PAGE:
Over 250 Indian scholars and academicians on Tuesday expressed concern about Bharatiya Janata MP Harnath Singh Yadav’s question raised in Parliament about a Pakistani author’s book being taught in Indian educational institutes.

“Whether the Union government has taken cognisance of the fact that a book by [a] Pakistani author is being taught at Aligarh Muslim University, Jamia Millia Islamia or any other educational institution in the country and the language is derogatory to Indian citizens and also supports terrorism?” Yadav asked the Rajya Sabha last week. The question has been listed for Wednesday.

The Union government has directed the University Grants Commission to collect information on the matter, reported The Wire. The commission has written to all universities seeking details.

Question asked by BJP MP Harnath Singh Yadav in the Upper House. (Credit: Rajya Sabha website)

In a statement, the scholars and academicians said that the BJP MP’s questions can only be read as being “deliberately ambiguous”.

The signatories of the statement include Romila Thapar, Apoorvanand, Satish Deshpande, Partha Chatterjee, Ira Raja, Mary E John, Supriya Chaudhuri and Abha Dev Habib.

Noting that Yadav’s question does not name the author or the book, they wrote that this was not “simply an error”.

“For leaving the book unnamed allows the question to be read as suggesting that any book by any Pakistani author that might possibly be read as being ‘derogatory to Indian citizens’ and ‘supporting terrorism’ must not be taught in any Indian university; that teaching any such book will result in punitive action and perhaps criminal charges being lodged against teachers,” the statement said.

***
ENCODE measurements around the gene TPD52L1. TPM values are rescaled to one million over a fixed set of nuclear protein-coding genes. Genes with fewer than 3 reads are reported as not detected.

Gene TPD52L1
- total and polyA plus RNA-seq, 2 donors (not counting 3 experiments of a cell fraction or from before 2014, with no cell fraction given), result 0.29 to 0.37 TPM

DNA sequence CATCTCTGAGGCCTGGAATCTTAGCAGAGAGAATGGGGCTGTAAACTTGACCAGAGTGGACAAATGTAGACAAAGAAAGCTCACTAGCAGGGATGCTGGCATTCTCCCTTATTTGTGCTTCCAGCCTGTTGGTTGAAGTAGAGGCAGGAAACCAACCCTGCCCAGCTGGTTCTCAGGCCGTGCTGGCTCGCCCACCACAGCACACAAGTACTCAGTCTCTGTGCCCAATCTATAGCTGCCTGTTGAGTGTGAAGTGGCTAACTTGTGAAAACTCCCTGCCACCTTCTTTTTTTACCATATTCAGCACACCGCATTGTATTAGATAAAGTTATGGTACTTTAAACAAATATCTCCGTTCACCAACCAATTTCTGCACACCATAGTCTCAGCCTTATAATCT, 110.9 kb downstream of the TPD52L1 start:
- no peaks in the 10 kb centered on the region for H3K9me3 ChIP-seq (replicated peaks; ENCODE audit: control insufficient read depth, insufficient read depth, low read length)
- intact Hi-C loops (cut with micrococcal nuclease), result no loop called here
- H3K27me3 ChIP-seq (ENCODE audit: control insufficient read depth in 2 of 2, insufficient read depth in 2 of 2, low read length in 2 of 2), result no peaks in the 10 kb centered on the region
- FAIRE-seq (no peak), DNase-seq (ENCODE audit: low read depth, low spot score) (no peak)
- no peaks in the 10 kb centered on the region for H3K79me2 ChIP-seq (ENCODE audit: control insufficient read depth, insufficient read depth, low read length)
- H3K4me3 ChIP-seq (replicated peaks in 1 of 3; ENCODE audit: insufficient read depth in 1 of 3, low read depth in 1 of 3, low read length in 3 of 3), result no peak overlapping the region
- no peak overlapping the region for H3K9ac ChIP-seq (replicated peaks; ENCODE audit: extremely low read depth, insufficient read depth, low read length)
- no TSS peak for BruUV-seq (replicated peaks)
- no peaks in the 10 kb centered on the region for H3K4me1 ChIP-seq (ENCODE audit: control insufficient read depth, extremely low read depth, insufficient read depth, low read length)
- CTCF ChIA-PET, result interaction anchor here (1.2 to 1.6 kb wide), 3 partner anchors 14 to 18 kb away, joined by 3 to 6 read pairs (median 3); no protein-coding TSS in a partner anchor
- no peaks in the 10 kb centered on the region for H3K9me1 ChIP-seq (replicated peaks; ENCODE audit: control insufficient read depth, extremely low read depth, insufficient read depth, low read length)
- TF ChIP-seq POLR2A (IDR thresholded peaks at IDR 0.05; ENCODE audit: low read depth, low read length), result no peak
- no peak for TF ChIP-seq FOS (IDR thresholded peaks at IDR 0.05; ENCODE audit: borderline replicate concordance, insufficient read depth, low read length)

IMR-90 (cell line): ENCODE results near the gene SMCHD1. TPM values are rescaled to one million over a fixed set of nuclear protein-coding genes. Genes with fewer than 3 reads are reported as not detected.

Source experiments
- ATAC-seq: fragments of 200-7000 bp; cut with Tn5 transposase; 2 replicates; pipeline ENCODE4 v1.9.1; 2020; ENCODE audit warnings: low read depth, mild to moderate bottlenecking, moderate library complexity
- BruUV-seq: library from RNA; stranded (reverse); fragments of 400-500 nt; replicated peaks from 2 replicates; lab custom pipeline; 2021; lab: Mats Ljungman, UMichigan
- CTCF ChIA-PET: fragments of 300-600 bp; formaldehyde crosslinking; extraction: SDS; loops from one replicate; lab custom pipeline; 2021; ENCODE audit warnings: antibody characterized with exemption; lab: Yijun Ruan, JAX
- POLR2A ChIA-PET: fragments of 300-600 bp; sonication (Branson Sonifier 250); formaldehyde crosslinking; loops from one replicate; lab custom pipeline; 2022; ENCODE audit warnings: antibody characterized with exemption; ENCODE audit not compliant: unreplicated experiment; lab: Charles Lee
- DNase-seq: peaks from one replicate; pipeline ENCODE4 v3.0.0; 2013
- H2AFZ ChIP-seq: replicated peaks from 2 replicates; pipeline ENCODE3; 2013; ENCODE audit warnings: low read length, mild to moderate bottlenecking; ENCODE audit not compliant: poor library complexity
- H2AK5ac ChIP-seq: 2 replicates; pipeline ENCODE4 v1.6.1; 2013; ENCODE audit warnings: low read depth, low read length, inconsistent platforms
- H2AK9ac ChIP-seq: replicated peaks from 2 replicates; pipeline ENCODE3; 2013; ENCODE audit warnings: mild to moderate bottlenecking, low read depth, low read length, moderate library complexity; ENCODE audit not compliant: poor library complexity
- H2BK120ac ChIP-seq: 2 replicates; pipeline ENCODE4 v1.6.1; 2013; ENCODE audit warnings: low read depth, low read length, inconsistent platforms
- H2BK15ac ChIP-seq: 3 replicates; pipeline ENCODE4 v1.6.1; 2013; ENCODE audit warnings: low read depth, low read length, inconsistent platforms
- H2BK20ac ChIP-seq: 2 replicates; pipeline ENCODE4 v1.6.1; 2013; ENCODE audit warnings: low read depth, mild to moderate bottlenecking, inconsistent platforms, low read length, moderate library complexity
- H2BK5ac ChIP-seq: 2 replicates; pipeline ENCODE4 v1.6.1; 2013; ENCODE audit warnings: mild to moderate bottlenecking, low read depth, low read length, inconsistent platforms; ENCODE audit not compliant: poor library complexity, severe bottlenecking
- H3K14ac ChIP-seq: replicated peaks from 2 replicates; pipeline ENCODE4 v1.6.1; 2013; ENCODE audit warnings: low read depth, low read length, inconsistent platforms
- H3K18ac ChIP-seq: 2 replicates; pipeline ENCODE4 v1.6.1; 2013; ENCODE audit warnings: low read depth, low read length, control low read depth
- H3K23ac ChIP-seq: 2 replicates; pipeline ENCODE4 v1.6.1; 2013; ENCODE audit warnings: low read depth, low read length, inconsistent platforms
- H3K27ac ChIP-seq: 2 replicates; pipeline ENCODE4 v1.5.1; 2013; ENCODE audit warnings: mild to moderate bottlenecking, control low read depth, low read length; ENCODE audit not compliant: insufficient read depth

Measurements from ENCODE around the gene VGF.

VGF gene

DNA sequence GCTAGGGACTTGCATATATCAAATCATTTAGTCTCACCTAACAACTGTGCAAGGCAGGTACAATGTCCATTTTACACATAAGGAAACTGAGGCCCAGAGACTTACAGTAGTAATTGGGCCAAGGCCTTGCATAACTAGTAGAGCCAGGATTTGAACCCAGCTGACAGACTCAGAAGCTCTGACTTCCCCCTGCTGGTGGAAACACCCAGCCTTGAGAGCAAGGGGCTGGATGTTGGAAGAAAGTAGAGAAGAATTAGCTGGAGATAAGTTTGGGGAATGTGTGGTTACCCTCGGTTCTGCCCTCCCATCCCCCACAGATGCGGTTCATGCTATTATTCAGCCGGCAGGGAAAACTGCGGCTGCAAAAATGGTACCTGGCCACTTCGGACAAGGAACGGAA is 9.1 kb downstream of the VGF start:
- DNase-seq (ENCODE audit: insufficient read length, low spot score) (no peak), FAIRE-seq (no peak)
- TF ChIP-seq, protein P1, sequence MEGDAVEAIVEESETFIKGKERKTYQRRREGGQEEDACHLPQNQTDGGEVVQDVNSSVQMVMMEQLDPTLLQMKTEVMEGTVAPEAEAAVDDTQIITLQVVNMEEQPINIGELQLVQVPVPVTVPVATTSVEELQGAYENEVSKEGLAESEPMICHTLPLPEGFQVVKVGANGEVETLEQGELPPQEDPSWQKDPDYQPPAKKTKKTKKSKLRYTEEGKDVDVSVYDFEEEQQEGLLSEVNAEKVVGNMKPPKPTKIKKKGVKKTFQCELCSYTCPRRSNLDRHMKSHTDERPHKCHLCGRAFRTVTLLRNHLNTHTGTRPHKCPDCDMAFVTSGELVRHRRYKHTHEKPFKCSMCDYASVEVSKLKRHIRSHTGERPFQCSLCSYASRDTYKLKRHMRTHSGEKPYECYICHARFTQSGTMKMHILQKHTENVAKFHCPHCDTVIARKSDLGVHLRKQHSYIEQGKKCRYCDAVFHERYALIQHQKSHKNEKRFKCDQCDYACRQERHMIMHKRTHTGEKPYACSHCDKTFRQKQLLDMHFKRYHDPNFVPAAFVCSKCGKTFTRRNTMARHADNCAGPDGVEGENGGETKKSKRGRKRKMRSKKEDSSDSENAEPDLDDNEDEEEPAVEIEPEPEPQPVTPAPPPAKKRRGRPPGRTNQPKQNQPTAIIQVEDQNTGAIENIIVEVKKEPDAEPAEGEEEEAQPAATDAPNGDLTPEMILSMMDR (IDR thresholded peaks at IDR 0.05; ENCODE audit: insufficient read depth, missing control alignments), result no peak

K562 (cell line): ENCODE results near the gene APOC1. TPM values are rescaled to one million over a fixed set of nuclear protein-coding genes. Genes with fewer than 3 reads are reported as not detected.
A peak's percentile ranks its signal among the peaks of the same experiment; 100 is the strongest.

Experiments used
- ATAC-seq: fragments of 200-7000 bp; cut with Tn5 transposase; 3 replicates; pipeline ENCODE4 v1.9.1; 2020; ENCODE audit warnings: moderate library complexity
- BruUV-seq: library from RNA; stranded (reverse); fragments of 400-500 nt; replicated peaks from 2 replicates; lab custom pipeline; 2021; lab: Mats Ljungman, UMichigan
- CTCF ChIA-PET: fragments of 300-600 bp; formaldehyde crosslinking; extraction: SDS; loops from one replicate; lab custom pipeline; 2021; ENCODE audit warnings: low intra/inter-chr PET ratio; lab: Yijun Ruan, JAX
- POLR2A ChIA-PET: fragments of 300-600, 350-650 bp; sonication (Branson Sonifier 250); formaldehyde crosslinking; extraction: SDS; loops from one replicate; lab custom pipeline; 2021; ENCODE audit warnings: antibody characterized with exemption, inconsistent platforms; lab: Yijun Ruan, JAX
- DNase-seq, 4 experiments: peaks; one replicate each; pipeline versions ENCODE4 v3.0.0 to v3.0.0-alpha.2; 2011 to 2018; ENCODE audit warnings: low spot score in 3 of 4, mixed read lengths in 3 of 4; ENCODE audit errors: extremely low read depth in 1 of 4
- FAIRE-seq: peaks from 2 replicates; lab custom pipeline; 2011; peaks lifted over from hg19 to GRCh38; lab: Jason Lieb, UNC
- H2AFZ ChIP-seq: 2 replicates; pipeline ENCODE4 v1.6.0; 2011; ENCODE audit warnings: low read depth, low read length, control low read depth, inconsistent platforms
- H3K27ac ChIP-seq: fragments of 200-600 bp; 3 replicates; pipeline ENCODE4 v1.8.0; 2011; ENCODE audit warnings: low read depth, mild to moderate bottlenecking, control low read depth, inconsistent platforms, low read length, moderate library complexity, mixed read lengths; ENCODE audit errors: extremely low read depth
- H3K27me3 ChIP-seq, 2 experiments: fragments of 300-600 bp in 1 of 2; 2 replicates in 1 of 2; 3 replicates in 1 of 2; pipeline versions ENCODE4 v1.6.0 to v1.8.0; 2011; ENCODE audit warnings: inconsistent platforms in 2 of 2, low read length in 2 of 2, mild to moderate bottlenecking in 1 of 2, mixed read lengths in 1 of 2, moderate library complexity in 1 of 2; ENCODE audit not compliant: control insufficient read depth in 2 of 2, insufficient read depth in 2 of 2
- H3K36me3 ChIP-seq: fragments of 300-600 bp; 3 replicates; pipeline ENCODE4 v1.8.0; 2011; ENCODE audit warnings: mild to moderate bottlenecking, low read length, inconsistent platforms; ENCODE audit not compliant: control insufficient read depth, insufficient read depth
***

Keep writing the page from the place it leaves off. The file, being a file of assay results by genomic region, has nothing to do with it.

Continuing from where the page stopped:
The signatories said that the letter by the University Grants Commission to all universities has turned the question “into a pretext to collect information on and place under suspicion all books by Pakistani writers discussed in Indian universities”.

The statement said that the “punitive threat” in the last part of the question seems to assume that the teachers who have assigned the book to students for reading agree with the text.

The academics stated that the teachers do not present texts, especially works of fiction or historical accounts, as if they were the gospel truth.

“It is more often the case that syllabi are made, especially in the humanities and the social sciences, to expose students to varied historical and cultural perspectives,” they said. “Our role as teachers is precisely to encourage students to discuss, question and learn about these perspectives, not to endorse or follow them uncritically.”

The statement said that cultural and historical texts in India contain images and references that various groups can find derogatory. But such content cannot be removed from texts used in teaching, they wrote.

“On the contrary, such images must be openly and critically discussed in the classroom, if only to think about them more seriously and hence avoid their habitual replication,” the statement added.

The scholars said that the students should be taught whatever seems insulting or derogatory. This, they suggested, should in turn be responded to with verbal argumentation rather than threats of censorship and violence.

“Any remark that is perceived by the listener as insulting or disparaging does not
necessarily constitute ‘terrorism’,” the statement said. “Making such connections automatically is precisely the kind of thoughtlessness that education tries to undo. In fact, any education worth the name must teach students to be constantly attentive to the specificity of concepts, ideas, and

The statement also said that attempts to link central universities that have identifiably Muslim associations, such as Aligarh Muslim University and Jamia Millia Islamia, with terrorism must be resisted.

“We truly hope that Rajya Sabha members and everyone who understands the critical role of education in the future of a country will take some time to think about the issues we have raised above,” the academics said.